Mourning Star: “Dead Yet Alive” hits you like a blast of adrenaline!

The Mourning Star project began in July 2014 in a small home studio in Saint Paul, when Andrew Marcoullier (Guitar) and Luke Ryan (Vocals) began to collaborate on an album that would successfully fuse modern progressive metal with hard rock. Less than one year later the “Dead Yet Alive” album has been released. Michael Windingstad (Guitar) and Nathan Mann (Drums) have since joined the project to bring the ultimate audio experience to your ears and your favorite concert venues.

the album cover
the album cover

From the first jolting chord of “The Best Approaches” to the final whisper of “This is the Beginning”, it is quite obvious that you aren’t dealing with a mere rock band, but a musical force to be reckoned with. As a whole work, “Dead Yet Alive” succeeds on just about every level, the music is raw and hits you like a blast of adrenaline. The best thing about the 9-track album is that it plays as a ‘whole’ album, something that is extremely rare in todays watered down rock and metal climate. Every track in this collection is strong, unrelenting, at times brutal and at times gently intoxicating.

Ninety-nine percent of today’s hard rock acts sucks because lyrically and musically they are clichéd and contrived. The whole metal genre, including its sub-genres reminds me of when hair metal ruled the airwaves back in the early to late ’80s. Then out of the sea of contrived and clichéd rock bands that one rare band will stand apart from its peers with an album that shakes the foundations of hard rock. That band is Mourning Star with its album “Dead Yet Alive”.

Mourning Star makes some of the bounciest yet best sounding modern rock. They time signature changes lighting fast, and Luke Ryan’s vocals can range from a death metal roar to a casual choir tone. The songs each display these characteristics in good and diverse ways, resulting in a great recording for rock and metal fans. The first 3 songs – “The Best Approaches”, “Dead Yet Alive” and “Consequent” – by themselves already display the diversity of the band’s deliveries, both vocally and musically. In fact, I would go as far to say that they are not , death metal, nu-metal, heavy metal, hard rock, or whatever anyone else says. They mix so many textures and tempos; they are almost their own genre. I know of few, if any, bands that are out there doing what Mourning Star is doing.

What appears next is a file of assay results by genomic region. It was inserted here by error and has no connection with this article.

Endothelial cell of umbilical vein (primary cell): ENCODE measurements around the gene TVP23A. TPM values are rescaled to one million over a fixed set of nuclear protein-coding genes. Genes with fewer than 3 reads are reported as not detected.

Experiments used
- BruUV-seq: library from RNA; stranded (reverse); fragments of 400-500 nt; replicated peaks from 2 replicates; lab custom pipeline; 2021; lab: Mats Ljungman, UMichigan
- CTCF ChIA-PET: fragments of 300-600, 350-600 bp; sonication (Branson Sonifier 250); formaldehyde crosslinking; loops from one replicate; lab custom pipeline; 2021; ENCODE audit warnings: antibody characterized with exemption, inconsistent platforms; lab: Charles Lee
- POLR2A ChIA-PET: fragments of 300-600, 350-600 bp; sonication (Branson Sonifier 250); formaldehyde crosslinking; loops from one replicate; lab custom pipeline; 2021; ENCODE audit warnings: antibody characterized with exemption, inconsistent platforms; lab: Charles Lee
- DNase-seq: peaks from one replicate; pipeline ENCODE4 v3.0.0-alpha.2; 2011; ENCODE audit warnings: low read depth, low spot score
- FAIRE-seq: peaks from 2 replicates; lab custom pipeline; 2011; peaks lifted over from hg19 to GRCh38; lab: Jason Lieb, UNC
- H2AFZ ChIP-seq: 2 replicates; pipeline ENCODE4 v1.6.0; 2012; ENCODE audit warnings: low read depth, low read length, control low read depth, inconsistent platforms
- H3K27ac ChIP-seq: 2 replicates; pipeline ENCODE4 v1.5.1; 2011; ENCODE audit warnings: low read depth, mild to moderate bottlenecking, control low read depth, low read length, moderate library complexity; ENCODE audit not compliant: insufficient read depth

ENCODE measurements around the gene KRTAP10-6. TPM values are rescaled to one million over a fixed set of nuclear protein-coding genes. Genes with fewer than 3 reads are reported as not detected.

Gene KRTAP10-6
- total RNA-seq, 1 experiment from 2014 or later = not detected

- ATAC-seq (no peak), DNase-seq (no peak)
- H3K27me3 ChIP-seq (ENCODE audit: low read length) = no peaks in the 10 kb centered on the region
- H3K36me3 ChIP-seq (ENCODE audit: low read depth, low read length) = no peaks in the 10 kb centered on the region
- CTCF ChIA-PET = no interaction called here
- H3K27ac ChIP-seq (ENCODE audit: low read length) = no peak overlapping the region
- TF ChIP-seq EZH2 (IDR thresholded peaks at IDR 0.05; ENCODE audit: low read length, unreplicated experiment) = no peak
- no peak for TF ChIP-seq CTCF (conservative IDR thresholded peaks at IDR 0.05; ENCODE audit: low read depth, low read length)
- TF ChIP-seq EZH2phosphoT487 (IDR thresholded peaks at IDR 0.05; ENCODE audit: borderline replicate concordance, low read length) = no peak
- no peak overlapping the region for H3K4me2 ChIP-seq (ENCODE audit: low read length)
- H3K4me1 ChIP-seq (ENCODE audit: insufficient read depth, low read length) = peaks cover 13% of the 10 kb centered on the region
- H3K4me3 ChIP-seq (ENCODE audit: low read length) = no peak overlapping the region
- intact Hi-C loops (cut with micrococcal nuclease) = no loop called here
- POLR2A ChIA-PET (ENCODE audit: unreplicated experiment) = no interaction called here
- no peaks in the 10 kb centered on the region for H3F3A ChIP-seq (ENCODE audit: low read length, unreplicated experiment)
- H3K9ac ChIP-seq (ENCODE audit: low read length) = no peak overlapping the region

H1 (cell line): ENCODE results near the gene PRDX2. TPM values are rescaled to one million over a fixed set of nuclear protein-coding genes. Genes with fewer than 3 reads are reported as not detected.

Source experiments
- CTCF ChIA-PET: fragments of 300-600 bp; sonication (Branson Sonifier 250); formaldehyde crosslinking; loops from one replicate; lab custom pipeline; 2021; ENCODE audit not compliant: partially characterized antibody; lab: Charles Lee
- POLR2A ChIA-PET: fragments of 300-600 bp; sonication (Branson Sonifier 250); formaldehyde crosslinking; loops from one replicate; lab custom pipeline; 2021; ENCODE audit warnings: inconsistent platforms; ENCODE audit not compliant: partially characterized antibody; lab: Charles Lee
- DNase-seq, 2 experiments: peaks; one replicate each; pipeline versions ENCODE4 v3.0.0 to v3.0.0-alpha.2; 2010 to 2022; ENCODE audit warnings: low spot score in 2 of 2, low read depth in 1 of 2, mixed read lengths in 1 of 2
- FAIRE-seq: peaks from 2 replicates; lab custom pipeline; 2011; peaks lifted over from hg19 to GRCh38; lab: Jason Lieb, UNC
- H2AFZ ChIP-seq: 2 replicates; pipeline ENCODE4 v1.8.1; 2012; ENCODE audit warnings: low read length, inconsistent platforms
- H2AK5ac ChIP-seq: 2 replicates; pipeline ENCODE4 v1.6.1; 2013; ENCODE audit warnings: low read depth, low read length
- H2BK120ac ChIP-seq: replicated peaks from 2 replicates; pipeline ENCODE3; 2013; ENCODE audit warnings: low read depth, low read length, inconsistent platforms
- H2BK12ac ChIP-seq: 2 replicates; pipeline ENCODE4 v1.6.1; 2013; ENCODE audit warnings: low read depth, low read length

In the studio
In the studio

Amidst fast and numerous tempo changes, thunderous heavy riffing, layered and complex intros, solos and bridges, and machine-gun-like drumming, weaknesses simply do not exist. Tracks such as “The Tower”, “Rapture” and “Retribution” will hit you like scud missiles, quickly and deadly, and the remains will be with you for a lifetime. Mourning Star is aggressive and powerful, yet that does not keep the band away from producing remarkably melodic tunes. Their rhythm can change many times within a song ranging from roaring speed, and then suddenly turning into a marvelous slow melody, or vice-versa – “Light above the Damned” and “So Shall You Die” being fine examples of the band’s craft in this direction.

The album is knitted together extremely well and has a certain amount of flow with it. The guitar work is magic, with amazing chord progressions throughout the whole album. From his high pitched croon to his death vocals, Ryan contrasts everything perfectly, while the drumming is intense and pin point in every song too. Without a doubt, Mourning Star seems to go way beyond what I expected.

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